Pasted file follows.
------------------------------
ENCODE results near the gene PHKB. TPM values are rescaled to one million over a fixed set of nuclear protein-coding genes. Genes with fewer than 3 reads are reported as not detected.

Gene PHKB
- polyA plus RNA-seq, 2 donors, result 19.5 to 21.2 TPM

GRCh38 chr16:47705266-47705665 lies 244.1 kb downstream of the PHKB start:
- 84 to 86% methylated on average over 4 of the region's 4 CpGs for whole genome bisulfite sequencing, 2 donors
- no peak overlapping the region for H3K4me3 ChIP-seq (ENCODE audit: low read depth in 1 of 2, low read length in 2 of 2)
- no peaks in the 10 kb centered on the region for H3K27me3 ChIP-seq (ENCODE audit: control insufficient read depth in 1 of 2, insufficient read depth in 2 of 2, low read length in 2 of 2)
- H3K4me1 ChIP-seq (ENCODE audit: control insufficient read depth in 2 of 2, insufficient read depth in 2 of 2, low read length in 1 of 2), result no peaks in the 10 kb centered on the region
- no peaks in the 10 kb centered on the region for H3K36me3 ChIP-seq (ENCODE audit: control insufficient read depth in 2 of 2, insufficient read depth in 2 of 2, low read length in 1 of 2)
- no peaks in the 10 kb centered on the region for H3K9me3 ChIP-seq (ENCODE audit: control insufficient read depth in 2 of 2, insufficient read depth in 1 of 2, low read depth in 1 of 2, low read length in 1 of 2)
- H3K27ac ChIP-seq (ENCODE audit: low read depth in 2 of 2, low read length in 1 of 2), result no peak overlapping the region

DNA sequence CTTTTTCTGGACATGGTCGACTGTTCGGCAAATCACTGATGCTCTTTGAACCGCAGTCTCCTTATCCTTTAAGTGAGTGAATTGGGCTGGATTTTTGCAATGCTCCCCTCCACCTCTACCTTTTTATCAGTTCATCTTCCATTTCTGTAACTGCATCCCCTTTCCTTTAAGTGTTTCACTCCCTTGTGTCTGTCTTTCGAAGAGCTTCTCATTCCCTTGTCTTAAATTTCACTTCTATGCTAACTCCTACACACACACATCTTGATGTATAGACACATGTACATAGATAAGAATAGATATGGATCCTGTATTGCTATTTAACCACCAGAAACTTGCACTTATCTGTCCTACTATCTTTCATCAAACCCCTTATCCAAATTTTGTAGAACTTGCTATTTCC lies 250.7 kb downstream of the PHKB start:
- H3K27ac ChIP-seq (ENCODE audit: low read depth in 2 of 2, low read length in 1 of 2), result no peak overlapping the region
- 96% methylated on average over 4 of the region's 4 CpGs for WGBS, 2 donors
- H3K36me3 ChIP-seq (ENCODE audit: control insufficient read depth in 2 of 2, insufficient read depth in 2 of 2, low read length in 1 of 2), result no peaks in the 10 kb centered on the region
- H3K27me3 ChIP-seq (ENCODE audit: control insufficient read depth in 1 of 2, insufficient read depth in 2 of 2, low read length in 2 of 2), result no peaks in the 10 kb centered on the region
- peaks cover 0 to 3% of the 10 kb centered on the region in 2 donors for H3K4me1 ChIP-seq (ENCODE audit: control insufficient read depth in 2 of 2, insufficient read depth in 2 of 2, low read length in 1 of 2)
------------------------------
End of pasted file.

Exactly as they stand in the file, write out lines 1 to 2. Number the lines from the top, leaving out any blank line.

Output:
ENCODE results near the gene PHKB. TPM values are rescaled to one million over a fixed set of nuclear protein-coding genes. Genes with fewer than 3 reads are reported as not detected.

Gene PHKB